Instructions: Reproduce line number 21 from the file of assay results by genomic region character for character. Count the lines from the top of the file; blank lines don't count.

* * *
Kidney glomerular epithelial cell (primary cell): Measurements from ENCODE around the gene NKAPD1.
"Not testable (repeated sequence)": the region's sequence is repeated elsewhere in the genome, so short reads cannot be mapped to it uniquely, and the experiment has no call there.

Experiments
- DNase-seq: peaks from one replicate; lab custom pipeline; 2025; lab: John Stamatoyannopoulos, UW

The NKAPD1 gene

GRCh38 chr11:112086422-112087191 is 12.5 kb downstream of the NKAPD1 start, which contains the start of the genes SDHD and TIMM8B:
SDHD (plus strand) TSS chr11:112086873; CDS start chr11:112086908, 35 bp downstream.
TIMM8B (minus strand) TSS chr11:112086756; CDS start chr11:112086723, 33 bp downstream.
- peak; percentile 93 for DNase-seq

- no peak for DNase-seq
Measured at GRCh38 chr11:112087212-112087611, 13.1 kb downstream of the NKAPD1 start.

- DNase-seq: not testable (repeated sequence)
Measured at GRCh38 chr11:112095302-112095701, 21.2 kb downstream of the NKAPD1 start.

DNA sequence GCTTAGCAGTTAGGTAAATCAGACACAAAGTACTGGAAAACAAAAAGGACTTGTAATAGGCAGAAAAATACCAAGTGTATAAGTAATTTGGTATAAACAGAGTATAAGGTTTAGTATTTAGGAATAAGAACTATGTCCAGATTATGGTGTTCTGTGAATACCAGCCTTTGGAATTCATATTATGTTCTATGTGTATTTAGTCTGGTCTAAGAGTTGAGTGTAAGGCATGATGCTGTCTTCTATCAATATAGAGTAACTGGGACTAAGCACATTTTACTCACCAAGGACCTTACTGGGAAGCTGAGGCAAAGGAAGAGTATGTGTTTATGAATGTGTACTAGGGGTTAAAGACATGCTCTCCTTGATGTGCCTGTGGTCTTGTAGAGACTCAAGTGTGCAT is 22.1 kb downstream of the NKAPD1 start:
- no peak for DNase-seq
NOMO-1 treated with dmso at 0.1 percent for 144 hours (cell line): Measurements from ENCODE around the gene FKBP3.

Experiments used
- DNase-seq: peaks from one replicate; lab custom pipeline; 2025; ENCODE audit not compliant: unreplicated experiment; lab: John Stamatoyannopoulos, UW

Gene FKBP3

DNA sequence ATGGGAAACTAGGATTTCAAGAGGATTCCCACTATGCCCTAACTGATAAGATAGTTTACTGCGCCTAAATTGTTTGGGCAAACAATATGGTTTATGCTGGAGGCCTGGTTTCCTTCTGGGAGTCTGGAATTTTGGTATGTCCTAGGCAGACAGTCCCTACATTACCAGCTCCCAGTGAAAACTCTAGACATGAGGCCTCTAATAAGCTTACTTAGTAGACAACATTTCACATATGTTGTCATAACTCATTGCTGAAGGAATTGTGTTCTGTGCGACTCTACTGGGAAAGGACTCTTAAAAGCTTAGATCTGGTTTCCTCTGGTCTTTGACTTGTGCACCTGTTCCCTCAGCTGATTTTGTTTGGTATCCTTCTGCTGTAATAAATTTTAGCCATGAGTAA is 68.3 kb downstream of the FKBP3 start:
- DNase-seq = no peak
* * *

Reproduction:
- DNase-seq = no peak